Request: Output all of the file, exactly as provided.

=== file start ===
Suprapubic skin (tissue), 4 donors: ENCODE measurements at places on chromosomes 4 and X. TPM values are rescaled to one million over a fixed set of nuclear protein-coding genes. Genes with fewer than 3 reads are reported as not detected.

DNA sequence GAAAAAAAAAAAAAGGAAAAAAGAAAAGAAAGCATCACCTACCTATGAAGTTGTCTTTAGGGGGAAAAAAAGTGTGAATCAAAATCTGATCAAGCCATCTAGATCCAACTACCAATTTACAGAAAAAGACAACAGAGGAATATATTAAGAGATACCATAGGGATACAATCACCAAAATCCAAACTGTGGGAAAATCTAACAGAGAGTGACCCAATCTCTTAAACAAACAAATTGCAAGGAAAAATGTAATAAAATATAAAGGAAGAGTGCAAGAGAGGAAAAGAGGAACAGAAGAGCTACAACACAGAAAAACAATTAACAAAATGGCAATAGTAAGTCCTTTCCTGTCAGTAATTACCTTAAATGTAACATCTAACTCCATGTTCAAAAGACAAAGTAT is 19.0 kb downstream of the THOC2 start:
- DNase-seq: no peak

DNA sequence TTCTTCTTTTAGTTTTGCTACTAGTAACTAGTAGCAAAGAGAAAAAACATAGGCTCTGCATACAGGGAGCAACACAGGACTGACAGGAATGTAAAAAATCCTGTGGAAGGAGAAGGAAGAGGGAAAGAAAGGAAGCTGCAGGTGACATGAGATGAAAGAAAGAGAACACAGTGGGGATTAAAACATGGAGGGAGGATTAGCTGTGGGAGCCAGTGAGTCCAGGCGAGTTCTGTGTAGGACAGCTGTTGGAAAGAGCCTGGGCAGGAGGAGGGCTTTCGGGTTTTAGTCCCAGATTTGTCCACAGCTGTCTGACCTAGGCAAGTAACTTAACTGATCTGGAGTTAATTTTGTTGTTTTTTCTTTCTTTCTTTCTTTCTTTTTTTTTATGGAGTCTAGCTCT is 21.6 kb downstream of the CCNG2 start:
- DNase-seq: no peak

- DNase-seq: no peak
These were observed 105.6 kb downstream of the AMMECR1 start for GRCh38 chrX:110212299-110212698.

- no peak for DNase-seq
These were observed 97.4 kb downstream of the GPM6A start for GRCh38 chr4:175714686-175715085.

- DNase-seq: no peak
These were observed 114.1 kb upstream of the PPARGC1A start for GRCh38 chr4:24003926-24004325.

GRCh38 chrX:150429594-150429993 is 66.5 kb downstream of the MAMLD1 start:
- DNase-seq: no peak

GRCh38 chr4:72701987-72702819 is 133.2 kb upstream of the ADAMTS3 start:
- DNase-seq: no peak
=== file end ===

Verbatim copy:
Suprapubic skin (tissue), 4 donors: ENCODE measurements at places on chromosomes 4 and X. TPM values are rescaled to one million over a fixed set of nuclear protein-coding genes. Genes with fewer than 3 reads are reported as not detected.

DNA sequence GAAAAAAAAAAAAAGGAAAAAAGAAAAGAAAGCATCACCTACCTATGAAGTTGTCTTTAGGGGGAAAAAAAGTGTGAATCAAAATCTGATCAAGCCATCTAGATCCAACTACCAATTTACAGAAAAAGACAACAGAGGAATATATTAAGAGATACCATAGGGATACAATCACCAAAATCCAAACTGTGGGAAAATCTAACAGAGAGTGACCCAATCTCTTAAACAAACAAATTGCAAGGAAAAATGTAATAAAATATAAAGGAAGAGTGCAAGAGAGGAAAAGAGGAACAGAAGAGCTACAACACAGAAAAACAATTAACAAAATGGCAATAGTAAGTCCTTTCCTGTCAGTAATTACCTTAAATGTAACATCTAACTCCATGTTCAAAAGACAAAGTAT is 19.0 kb downstream of the THOC2 start:
- DNase-seq: no peak

DNA sequence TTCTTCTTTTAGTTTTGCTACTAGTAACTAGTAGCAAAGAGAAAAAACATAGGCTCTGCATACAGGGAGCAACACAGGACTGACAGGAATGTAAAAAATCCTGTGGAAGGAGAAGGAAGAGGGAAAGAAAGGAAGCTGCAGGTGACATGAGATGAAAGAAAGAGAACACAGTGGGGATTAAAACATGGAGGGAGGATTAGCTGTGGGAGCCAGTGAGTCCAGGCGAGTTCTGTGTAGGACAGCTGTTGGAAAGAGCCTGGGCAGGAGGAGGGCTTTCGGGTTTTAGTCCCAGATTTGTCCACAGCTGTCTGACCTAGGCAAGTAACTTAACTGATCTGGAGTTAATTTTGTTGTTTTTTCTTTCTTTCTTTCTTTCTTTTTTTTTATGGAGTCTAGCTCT is 21.6 kb downstream of the CCNG2 start:
- DNase-seq: no peak

- DNase-seq: no peak
These were observed 105.6 kb downstream of the AMMECR1 start for GRCh38 chrX:110212299-110212698.

- no peak for DNase-seq
These were observed 97.4 kb downstream of the GPM6A start for GRCh38 chr4:175714686-175715085.

- DNase-seq: no peak
These were observed 114.1 kb upstream of the PPARGC1A start for GRCh38 chr4:24003926-24004325.

GRCh38 chrX:150429594-150429993 is 66.5 kb downstream of the MAMLD1 start:
- DNase-seq: no peak

GRCh38 chr4:72701987-72702819 is 133.2 kb upstream of the ADAMTS3 start:
- DNase-seq: no peak